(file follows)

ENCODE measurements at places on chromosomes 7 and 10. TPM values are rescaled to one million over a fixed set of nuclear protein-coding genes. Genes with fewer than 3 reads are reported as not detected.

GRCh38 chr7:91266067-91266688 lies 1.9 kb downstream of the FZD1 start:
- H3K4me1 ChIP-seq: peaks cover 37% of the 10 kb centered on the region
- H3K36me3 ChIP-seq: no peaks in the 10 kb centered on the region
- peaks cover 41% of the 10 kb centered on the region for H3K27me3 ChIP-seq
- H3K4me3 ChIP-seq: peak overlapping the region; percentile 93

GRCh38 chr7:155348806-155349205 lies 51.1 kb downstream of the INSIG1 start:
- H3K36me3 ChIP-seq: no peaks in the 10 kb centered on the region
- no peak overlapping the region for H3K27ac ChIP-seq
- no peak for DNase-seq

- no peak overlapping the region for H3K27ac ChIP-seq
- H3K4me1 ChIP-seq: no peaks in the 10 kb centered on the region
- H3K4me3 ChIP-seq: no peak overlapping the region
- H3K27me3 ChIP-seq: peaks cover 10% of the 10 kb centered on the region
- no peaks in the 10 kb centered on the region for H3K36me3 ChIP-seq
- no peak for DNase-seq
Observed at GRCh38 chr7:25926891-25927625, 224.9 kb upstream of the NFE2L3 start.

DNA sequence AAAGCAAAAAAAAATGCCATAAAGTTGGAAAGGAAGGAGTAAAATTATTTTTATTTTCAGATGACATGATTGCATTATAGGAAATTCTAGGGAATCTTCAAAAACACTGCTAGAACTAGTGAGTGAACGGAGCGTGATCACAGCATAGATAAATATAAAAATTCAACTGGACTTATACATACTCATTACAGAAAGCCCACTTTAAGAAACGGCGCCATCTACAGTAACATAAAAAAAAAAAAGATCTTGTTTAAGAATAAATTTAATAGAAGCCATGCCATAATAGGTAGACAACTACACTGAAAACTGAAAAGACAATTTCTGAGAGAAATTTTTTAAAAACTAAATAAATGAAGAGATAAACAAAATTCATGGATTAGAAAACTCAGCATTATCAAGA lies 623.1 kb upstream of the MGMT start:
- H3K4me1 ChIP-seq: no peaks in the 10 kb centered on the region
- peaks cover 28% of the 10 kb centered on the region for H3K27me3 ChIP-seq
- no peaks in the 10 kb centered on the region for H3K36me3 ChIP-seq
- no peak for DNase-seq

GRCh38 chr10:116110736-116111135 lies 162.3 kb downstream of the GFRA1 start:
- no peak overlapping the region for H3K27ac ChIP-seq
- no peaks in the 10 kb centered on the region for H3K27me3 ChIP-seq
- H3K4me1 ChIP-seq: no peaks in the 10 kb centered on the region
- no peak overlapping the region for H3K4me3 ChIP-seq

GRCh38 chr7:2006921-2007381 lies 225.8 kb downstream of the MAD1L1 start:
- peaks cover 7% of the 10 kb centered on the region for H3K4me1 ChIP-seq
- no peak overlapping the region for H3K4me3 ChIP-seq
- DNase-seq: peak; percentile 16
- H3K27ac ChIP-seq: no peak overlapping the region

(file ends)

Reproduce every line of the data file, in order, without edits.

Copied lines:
ENCODE measurements at places on chromosomes 7 and 10. TPM values are rescaled to one million over a fixed set of nuclear protein-coding genes. Genes with fewer than 3 reads are reported as not detected.

GRCh38 chr7:91266067-91266688 lies 1.9 kb downstream of the FZD1 start:
- H3K4me1 ChIP-seq: peaks cover 37% of the 10 kb centered on the region
- H3K36me3 ChIP-seq: no peaks in the 10 kb centered on the region
- peaks cover 41% of the 10 kb centered on the region for H3K27me3 ChIP-seq
- H3K4me3 ChIP-seq: peak overlapping the region; percentile 93

GRCh38 chr7:155348806-155349205 lies 51.1 kb downstream of the INSIG1 start:
- H3K36me3 ChIP-seq: no peaks in the 10 kb centered on the region
- no peak overlapping the region for H3K27ac ChIP-seq
- no peak for DNase-seq

- no peak overlapping the region for H3K27ac ChIP-seq
- H3K4me1 ChIP-seq: no peaks in the 10 kb centered on the region
- H3K4me3 ChIP-seq: no peak overlapping the region
- H3K27me3 ChIP-seq: peaks cover 10% of the 10 kb centered on the region
- no peaks in the 10 kb centered on the region for H3K36me3 ChIP-seq
- no peak for DNase-seq
Observed at GRCh38 chr7:25926891-25927625, 224.9 kb upstream of the NFE2L3 start.

DNA sequence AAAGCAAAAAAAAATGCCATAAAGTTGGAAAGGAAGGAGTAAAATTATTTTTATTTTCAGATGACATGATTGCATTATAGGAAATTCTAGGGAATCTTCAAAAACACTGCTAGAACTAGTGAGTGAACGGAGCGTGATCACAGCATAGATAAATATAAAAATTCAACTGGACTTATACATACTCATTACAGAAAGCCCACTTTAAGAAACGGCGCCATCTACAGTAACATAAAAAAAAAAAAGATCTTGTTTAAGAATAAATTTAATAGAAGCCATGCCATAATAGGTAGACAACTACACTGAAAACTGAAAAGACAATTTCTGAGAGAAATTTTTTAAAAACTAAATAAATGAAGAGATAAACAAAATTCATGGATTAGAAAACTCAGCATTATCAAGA lies 623.1 kb upstream of the MGMT start:
- H3K4me1 ChIP-seq: no peaks in the 10 kb centered on the region
- peaks cover 28% of the 10 kb centered on the region for H3K27me3 ChIP-seq
- no peaks in the 10 kb centered on the region for H3K36me3 ChIP-seq
- no peak for DNase-seq

GRCh38 chr10:116110736-116111135 lies 162.3 kb downstream of the GFRA1 start:
- no peak overlapping the region for H3K27ac ChIP-seq
- no peaks in the 10 kb centered on the region for H3K27me3 ChIP-seq
- H3K4me1 ChIP-seq: no peaks in the 10 kb centered on the region
- no peak overlapping the region for H3K4me3 ChIP-seq

GRCh38 chr7:2006921-2007381 lies 225.8 kb downstream of the MAD1L1 start:
- peaks cover 7% of the 10 kb centered on the region for H3K4me1 ChIP-seq
- no peak overlapping the region for H3K4me3 ChIP-seq
- DNase-seq: peak; percentile 16
- H3K27ac ChIP-seq: no peak overlapping the region